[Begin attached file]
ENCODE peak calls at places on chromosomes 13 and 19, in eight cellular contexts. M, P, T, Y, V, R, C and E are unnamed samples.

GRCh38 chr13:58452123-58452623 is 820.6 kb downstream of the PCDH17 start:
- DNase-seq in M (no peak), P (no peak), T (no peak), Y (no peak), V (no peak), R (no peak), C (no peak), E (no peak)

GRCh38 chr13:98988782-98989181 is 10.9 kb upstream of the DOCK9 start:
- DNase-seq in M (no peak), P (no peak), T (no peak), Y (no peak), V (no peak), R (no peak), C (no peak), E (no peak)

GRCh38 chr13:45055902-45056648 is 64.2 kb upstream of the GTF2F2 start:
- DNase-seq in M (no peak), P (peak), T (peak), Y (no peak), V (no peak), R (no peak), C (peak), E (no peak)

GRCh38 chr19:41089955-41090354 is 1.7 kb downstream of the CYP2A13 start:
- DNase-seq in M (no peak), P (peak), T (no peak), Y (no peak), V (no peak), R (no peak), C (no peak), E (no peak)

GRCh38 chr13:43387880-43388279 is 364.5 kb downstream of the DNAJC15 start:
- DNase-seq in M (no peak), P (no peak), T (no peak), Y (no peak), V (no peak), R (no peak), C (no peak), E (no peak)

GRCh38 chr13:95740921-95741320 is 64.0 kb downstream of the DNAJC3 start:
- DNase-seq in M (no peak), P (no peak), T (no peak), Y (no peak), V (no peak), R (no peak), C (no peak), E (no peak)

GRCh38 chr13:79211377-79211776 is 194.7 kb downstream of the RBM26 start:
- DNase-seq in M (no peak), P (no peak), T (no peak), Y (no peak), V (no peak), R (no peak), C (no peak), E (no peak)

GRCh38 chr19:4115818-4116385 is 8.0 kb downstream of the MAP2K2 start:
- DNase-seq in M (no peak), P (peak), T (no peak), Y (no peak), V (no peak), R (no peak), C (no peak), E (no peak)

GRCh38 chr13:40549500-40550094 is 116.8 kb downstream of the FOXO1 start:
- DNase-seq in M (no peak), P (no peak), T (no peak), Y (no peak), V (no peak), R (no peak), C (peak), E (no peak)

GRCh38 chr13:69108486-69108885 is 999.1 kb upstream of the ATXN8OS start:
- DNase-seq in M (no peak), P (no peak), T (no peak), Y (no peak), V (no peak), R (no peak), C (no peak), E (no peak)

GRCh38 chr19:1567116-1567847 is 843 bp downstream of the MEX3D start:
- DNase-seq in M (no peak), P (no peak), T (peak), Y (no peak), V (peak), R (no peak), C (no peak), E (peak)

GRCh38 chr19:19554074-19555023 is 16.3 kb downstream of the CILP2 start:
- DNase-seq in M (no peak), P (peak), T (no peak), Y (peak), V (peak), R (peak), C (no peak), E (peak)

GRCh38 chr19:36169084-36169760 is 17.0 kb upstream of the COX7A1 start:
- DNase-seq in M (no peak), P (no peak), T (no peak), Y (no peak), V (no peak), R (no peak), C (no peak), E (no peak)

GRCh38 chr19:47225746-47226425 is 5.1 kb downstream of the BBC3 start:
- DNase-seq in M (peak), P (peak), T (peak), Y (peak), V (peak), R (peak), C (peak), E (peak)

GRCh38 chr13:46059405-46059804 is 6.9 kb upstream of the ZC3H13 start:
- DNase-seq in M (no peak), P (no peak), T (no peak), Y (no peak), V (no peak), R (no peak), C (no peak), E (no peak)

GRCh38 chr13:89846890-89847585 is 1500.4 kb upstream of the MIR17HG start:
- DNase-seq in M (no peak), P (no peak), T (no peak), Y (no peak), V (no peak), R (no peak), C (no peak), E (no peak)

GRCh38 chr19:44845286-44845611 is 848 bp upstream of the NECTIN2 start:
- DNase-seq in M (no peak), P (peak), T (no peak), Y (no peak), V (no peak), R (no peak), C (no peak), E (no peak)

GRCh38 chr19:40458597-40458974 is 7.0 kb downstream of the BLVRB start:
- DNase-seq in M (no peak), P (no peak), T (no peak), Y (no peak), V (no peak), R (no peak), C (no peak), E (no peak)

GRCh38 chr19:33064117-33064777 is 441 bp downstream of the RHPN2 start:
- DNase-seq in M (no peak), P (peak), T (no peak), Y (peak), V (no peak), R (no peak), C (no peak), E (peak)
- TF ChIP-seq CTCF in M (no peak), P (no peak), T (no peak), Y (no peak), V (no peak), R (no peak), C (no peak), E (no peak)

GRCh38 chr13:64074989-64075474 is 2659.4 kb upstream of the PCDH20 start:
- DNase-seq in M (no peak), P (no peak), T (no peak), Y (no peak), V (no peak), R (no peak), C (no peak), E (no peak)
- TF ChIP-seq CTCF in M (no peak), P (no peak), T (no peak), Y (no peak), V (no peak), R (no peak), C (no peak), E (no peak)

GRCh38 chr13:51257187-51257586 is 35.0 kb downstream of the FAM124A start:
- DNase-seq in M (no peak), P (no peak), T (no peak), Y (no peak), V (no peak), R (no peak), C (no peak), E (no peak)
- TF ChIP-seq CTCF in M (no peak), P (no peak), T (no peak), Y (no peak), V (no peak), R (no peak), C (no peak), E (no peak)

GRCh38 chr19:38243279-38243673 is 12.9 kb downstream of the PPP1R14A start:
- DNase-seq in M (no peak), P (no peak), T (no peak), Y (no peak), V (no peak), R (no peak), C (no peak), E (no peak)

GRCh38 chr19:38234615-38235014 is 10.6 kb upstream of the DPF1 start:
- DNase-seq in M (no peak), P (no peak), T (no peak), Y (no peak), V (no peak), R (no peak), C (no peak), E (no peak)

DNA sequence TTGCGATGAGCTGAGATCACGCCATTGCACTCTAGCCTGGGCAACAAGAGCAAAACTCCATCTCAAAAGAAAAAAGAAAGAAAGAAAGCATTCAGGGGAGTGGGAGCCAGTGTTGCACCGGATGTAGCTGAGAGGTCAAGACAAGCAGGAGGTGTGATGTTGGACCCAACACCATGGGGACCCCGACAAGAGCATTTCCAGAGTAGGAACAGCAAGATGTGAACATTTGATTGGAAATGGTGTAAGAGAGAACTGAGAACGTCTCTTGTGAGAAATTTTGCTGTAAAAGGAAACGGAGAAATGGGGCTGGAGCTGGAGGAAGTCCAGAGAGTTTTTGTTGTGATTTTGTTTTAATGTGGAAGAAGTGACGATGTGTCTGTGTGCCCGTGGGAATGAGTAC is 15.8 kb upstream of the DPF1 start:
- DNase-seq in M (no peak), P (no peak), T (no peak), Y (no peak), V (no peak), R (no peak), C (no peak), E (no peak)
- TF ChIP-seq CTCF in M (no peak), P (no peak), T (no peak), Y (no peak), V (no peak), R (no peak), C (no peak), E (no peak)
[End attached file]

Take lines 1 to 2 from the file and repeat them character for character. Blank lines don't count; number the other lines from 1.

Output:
ENCODE peak calls at places on chromosomes 13 and 19, in eight cellular contexts. M, P, T, Y, V, R, C and E are unnamed samples.

GRCh38 chr13:58452123-58452623 is 820.6 kb downstream of the PCDH17 start: